Love the hair--very Grace Kelly, don't you think? Elegant, clean, let's us see that amazing face. The dress? Not so much. The color is fabulous, looking like a gun metal gray on screen, but it's just too busy! The asymmetical thing is already overdone--was over done back at the Golden Globes, IMHO. And a belt too. Also a GG meme. I'm not fond of the left boob pleating and the right boob hammock of fabric, either. It's like her dress is trying to cop a feel under a blanket or something. Add that distracting lacy panel down the left side, and the cool sophistication of the color has been overwhelmed and cheapened. I'd have rather seen the dress just be a one-shouldered toga at the top, and some minimal pleating at the bottom. She looks strong and beautiful from the neck up, and like she has to ignore what is going on underneath her chin.

Maybe it's a metaphor for her role in The Reader?

Wood, Evan Rachel.

Again, making a fashion statement of independence from the schlock Goth of Marilyn Manson. Pale skin, soft make-up, blush colored gown. The kind of look a vampire wouldn't be caught dead in, right? Okay, so maybe the eleborate cris-crossed pleating hints at a sort of "kinder gentler bondage"-- at least you can be sure that no blood would be drawn, because that's a stain that would never come out of that dress.

Honestly, she looks lovely, elegant, self-assured. So why is she back with MM?

Oscar Fashion Pose Off

This game is from E!Online, and asks you to pick a fashion winner through brackets to a winner.
As you can see, I ended up picking Marisa Tomei.

Give it a shot, and report your winners here in the comments!

Monday, February 23, 2009

Surely, Knave, Thou Jests

Of course, I'm reading Oscar broadcast coverage, when this bit turned up from Salon's indie/alt movie reviewer, Andrew O'Hehir, on the "failure" of a Best Picture nomination for Dark Knight:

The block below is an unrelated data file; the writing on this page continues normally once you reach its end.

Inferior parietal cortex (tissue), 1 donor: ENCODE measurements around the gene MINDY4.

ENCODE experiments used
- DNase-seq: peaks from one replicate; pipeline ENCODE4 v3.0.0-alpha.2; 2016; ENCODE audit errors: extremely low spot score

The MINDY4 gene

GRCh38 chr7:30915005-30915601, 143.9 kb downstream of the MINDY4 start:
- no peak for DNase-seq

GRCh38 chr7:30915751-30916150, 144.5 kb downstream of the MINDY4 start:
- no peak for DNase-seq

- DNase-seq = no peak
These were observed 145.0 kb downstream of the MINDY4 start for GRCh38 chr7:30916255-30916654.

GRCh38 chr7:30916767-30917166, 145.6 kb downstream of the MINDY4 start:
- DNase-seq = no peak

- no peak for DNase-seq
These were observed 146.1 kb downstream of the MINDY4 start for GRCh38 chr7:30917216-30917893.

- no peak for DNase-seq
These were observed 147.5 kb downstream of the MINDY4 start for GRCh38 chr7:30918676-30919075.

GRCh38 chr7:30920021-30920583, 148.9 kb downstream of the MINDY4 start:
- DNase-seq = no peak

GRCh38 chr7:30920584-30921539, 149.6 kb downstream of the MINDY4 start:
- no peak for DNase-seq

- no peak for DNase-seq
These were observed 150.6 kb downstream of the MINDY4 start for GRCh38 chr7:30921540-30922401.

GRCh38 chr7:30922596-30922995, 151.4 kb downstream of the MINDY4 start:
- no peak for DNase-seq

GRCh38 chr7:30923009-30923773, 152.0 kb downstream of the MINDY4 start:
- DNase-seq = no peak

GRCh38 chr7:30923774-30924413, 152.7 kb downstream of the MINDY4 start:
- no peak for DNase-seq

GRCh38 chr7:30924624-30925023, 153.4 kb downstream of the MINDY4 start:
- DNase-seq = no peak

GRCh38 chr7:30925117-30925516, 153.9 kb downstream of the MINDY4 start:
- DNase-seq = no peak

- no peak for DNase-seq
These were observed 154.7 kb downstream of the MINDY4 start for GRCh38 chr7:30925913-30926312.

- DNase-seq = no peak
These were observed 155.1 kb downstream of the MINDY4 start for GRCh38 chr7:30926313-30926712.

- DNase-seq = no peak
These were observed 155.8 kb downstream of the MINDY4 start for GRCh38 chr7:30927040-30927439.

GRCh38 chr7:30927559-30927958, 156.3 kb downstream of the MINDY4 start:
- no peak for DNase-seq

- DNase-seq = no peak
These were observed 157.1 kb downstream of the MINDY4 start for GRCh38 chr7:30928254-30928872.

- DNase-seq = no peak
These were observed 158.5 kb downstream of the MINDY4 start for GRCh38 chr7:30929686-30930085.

Time was, a movie that combined that degree of artistic ambition and popular success, from "Lawrence of Arabia" to "Titanic" to the "Lord of the Rings" trilogy, would have been a shoo-in for a best-picture nomination.

Wait--are you serious? Seriously? Are you saying that just because a movie with poor characterization, lazy plot, appalling dialogue and no reason for its existence other than its special effects won a Best Picture award, (yes, I'm looking at you, Titanic) that it's a travesty that another one also didn't win?

You can't mean that, O'Hehir. Really, you can't. Just because a movie makes a big BOOM sound with a ton of money and special effects does NOT mean that it somehow deserves to be a Best Picture nominee. Titanic, as bad as it was as a movie, at least felt like a "Big Night At The Movies" when you saw it. It was a period costume drama, with the ability to be pretentious because it was about True History, even if the Jack and Rose story was just made up. It pushed all the right buttons of a Best Picture: old fashioned costumes, doomed True Love, big stars, elaborate sets, historical "insight," and a 3+ hour running time. All of which managed to combine with a well timed Oscar campaign that ended before the backlash hit.

Which is to say that Titanic is probably NOT the movie that will be admired as the best of that year--just that it had the ingredients and timing to win the balloting at that particular moment. It does not serve as a justification why Dark Knight "should" have been nominated too. The argument would be more persuasive if you were able to point out how Dark Knight was better than Titanic, not how similar it was.

The argument that Dark Knight and Slumdog Millionaire are similar also doesn't do the job. Dark Knight, however brilliantly filmed and tricked out in special effects, suffers from it's roots. It was a comic book, for god's sake. Lowbrow from the word go. The last comic book story nominated for a Best Picture award was probably Beauty and the Beast, and that was such an anomoly that they created a new category so it wouldn't happen again.

Whatever validity the Oscars have for their own existence may be debated, and maybe there is no reason for them to exist. But they are what they are, and they are not there to celebrate their lowest common denominators. Isn't making billions at the box office enough for you? Can't you spare a little love for the movies that only people wearing tuxedos and dancing with top hats love too?

Name Changes?